PROVO — When Bronco Mendenhall was BYU's defensive coordinator under former head coach Gary Crowton in 2003, there were two different standards for the offense and defense. It caused a serious rift on the team.
That partly explains why the Cougars suffered three consecutive losing seasons from 2002-2004.
In 2006, at the start of Mendenhall's second season at the helm of the program, he introduced a slogan, "Band of Brothers," to unite his team.
The Cougars rallied around that theme and posted an 11-2 record and an outright Mountain West Conference championship.
That was followed by slogans "Raise the Bar" in 2007 and "Quest for Perfection" in 2008. But Mendenhall hasn't introduced any new slogans since 2008, explaining in January 2009 that "there's nothing left to say. All the things we've said equal BYU football."
After last Saturday's emotional 24-21 victory over San Diego State, though, amid a season of challenges, it appears the "Band of Brothers" theme is being re-emphasized. Prior to that win, the Cougars were in the throes of a four-game losing streak.
Mendenhall wore a T-shirt during the game with the words "Band of Brothers" on the back. And during the week leading up to the contest, Mendenhall — who took over the reins of the defense after he fired Jaime Hill on Oct. 2 — worked to re-establish a culture of unity and intensity within the program. He said he wanted to "recapture the heart and soul" of his players.
So far, so good.
"As a defensive unit, we feel more united than ever," said safety Travis Uale. "We feel more comfortable out there. The emphasis was just on us being a unit and not being separate entities, like the defensive backs, or the linebackers or the D-line, but playing together as a defensive unit and trusting the guy in front of you, knowing he's going to get his job done."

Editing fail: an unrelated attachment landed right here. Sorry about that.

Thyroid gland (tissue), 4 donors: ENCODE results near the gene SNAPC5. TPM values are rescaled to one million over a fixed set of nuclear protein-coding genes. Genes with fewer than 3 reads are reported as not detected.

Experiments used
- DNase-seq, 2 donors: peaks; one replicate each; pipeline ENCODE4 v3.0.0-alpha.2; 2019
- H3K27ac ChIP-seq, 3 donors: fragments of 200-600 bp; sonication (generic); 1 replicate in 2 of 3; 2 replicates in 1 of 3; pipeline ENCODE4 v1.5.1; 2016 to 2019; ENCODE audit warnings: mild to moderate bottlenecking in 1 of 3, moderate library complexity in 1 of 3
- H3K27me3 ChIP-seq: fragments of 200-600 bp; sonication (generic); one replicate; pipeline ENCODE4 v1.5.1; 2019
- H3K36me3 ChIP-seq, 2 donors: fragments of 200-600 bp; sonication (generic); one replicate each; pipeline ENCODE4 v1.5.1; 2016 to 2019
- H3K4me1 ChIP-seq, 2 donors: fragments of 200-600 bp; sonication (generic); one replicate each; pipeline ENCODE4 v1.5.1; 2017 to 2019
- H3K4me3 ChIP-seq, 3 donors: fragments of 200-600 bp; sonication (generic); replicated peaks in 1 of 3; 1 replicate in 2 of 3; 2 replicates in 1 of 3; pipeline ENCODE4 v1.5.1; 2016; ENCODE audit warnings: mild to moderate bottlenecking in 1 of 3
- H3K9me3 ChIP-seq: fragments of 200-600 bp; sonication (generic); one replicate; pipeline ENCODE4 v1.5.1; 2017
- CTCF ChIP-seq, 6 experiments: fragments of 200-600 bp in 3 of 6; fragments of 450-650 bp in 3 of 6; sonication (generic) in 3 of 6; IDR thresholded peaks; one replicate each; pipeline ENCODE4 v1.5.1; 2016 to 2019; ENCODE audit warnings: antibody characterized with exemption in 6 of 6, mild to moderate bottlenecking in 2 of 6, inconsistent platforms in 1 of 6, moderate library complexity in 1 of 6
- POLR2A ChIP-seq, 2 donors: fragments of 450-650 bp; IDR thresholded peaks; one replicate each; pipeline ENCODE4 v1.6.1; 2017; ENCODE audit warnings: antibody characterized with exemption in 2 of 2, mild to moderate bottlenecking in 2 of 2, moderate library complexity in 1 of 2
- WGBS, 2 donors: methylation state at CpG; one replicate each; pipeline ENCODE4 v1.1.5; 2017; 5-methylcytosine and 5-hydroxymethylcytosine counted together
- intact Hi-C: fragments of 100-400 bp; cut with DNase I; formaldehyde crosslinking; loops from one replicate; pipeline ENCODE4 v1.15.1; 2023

Mendenhall's move affected not only the defense, but the offense as well.
"You saw coach Mendenhall wearing his 'Band of Brothers' shirt," said linebacker Shane Hunter. "I mean, that's what we're all about, being together as a team. The offense was cheering on the defense and the defense was cheering on the offense. Everyone was lifting each other up, and it was contagious.
"We definitely took steps forward in the right direction to play the type of football that we want to play both offensively and defensively. The intensity that coach Mendenhall brought to the defense is kind of engulfing the whole team and helping us move forward."
Running back JJ Di Luigi, who rushed for a career-high 134 yards against the Aztecs, said Mendenhall changed the atmosphere around the team.
"You can really see how much he cares about us and that he's more involved with us now than he ever has been," Di Luigi said. "I think that's why we came out and played so hard this week, because of what he was showing us."
Uale said the "Band of Brothers" shirts carry special meaning for the players, most of whom weren't around in 2006.
"We all are wearing that shirt now because that's who we want to be. That's who we tell the world that we are. It's not just to show people, but to actually be that person, be a brother. We did stray from that. We have a commitment to what our purpose is as a team and the need to play together."
Mendenhall didn't take credit for the improved play of the offense.
"If there was any spillover from defensive culture to offensive play, it was incidental," the Cougars' coach said. "I would hope that that would happen, that my involvement would be visible to the entire team."
This week, Mendenhall has said he plans to demand even more from his players as BYU travels to No. 4 TCU.
"I pushed hard a week ago. Consistency is really important. If there's anything more that I didn't ask for last week, I'll ask for this week," he said. "One time doesn't mean we've arrived. It doesn't mean that our team is finished or polished. This is just the beginning, is the way I see it."
Cougars on the air
BYU (2-4, 1-1 MWC) at No. 4 TCU (6-0, 2-0)
Saturday, 2 p.m. MT56 comments on this story
Amon G. Carter Stadium, Fort Worth, Texas
Radio: 1160 AM, 102.7 FM